Goa Elections: Making Impossible Possible

By Prabhakar Timble
12 March 2012 22:59 IST

With the electorate giving an absolute mandate to the BJP, all eyeballs are on Manohar Parrikar due to the expectations fanned by his consistent commitments to development, zero tolerance to corruption by public men, corruption-free public offices, scrapping of the Regional Plan 2021, reversal of decision of grants-in-aid to English medium at primary level of education and complete halt to what is commonly described as “illegal” mining. Even as the leader of the Opposition, he was held in high esteem and perceived as the one-man army against the greedy Goliaths. The earlier role was to undo and hence easy. Now, it is to perform and construct, hence the odds are heavy.

The Opposition to the ruling coalition is reduced to single digit. Further, the individuals who will occupy these benches are fragile and out of touch with the art and science of the agenda to be handled under the changed roles. Under such circumstances, there is high probability that the angry driver of the coalition government joined by many hungry faces would break traffic signals with gay abandon. In the very first press briefing, the Chief Minister told reporters that he had directed that all state-run corporations should be free of “parasites”. The dictionary gives me fleas, lice, bedbugs, pests and bloodsuckers as synonyms of parasites. For newlyweds, honeymoon period is one of excitement, nervousness and non-achievable vows. Hence, use of such phraseology could be ignored but not later.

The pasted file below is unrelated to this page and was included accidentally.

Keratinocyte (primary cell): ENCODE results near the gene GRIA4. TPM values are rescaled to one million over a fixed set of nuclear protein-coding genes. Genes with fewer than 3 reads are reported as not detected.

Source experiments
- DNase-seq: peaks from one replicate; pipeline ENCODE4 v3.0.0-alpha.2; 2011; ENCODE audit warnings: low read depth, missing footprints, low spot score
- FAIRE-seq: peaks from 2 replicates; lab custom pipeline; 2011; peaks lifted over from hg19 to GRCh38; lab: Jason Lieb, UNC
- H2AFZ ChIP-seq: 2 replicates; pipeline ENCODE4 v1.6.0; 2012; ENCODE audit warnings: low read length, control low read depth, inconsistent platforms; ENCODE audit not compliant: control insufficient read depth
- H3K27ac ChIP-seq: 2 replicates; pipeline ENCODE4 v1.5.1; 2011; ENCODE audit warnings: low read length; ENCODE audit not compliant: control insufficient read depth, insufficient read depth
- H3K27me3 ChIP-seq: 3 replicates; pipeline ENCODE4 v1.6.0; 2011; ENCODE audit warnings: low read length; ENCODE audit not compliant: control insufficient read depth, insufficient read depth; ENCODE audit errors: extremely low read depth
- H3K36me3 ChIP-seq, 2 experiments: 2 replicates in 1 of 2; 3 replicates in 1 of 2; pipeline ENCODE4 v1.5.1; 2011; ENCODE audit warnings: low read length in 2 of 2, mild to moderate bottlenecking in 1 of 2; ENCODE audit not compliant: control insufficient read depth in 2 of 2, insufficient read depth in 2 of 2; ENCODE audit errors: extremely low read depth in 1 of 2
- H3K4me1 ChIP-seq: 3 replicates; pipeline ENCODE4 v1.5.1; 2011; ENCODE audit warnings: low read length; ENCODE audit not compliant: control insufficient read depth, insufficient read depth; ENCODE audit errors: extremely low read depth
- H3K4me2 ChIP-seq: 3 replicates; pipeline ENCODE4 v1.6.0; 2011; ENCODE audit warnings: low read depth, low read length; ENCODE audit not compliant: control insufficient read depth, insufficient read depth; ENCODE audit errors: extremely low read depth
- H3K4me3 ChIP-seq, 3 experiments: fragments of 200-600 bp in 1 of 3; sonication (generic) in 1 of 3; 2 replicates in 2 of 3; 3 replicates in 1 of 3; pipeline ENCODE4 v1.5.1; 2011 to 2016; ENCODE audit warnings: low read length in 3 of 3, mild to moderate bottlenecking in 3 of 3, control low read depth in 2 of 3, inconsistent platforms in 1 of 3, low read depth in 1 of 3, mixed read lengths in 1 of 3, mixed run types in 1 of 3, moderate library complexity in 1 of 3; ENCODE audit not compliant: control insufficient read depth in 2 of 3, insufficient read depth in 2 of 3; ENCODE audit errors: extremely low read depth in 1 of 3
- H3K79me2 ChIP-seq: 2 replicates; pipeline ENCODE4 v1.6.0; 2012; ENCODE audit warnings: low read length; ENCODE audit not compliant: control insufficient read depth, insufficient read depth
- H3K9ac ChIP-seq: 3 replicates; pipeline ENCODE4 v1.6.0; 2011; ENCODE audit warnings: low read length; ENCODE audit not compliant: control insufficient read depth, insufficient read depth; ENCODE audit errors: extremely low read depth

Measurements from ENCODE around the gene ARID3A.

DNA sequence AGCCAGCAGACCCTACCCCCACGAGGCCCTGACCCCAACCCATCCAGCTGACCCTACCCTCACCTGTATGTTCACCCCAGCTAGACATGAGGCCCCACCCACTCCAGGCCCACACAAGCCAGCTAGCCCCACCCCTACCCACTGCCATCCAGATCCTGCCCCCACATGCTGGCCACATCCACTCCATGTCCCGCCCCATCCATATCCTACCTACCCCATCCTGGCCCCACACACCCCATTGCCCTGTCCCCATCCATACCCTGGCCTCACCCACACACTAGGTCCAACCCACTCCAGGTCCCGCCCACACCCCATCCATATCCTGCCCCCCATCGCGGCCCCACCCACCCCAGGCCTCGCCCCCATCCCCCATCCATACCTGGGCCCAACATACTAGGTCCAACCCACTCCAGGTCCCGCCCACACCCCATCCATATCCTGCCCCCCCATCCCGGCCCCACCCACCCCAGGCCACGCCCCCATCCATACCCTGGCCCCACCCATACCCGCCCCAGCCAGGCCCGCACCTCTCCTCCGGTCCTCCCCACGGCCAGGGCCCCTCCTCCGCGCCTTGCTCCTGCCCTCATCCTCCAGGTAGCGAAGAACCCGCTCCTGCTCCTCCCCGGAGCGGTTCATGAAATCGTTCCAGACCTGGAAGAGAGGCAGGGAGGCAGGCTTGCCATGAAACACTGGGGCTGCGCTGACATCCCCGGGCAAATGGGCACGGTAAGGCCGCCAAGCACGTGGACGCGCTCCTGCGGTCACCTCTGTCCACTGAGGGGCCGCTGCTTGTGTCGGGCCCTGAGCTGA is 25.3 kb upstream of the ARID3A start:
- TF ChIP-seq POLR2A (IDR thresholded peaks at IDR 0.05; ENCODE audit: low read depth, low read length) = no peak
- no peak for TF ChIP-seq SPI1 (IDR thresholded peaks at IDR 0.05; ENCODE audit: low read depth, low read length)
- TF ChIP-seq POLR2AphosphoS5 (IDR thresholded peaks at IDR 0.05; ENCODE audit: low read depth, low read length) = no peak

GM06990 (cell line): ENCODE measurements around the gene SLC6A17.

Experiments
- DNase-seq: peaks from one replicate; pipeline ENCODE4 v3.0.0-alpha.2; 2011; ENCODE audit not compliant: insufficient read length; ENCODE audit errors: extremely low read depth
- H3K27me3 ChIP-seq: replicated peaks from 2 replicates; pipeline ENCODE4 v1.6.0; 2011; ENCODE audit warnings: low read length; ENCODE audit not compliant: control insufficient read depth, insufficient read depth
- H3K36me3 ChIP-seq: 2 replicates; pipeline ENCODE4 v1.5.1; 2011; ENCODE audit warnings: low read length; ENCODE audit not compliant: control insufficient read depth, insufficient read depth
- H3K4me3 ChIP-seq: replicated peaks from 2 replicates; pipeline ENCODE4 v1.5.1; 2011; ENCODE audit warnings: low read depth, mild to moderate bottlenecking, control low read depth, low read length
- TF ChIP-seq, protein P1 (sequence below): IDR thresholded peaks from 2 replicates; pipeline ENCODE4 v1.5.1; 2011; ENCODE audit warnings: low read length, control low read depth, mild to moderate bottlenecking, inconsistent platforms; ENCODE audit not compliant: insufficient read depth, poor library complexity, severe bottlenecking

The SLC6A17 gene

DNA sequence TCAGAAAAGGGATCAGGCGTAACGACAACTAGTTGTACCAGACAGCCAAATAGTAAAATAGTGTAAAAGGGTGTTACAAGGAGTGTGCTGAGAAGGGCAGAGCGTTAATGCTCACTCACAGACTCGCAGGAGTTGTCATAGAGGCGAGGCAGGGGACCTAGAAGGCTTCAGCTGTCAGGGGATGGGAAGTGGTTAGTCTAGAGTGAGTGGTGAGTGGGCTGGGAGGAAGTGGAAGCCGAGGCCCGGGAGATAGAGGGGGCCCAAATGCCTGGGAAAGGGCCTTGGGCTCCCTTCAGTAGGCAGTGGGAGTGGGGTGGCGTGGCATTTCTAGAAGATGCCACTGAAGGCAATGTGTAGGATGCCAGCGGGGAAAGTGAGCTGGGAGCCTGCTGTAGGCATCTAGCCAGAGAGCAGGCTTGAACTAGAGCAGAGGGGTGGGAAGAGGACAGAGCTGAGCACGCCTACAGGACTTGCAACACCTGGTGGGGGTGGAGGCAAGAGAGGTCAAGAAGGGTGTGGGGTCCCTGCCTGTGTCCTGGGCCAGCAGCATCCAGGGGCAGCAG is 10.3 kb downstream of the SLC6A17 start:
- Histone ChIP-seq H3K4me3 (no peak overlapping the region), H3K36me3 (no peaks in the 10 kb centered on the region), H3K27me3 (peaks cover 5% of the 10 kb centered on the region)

Change as a value

Change is a precious value in democracy. Goa elections 2012 have upheld this in all its forms. Firstly, we saw an unparalleled record in the percentage of voting. The youth, professionals, business group and the white-collared, whom I prefer to classify as generally the “beneficiaries” of corruption largely stay away from soiling their finger with the indelible ink. They participated along with the underprivileged and the middle class whom we describe as “vote banks” but who in reality are the “victims” of corruption. Secondly, the elections brought a change in the ruling party, a new leadership and clear mandate. Thirdly, we have now fifty per cent new and young faces in the Goa Assembly. Fourthly, though the fever of “family raj” is present, the perceived threat of “family raj” stands buried.  Fifthly, a qualitative change is seen in the voters in their attempt to dethrone the theory of “vote banks”

This spectacle would not have been possible unless the Catholic community led by the Church and their social action groups had not taken up the cudgels in favour of the BJP sponsored and supported candidates. For this community, it was “Mission Goa”----protecting identity, culture and land resource.  The traditional Congress voter decided to give the electronic voting shock to their age old friend i.e. the Congress to treat the “winnability” disease contracted by this delinquent adult. Many consider this as a deliberate alignment with the known “stranger” to rescue and reform the friend. Of course, the credit has to go to Mr. Manohar Parrikar and the BJP think-tank for the confidence creation measures amongst the minority community including fielding and supporting of new faces. It was natural for the Bharatiya Bhasha Suraksha Manch (BBSM) to remain locked in the safe vault since basically it was an initiative of BJP activists wherein the Konkani lovers were relegated to salt and pepper for the soup prepared by erstwhile Marathi protagonists. The BJP made the optimum political use of the torch bearers of our “mai bhas” and identity. At the same time, the Congress did everything to write in advance its own obituary.

Secularism will haunt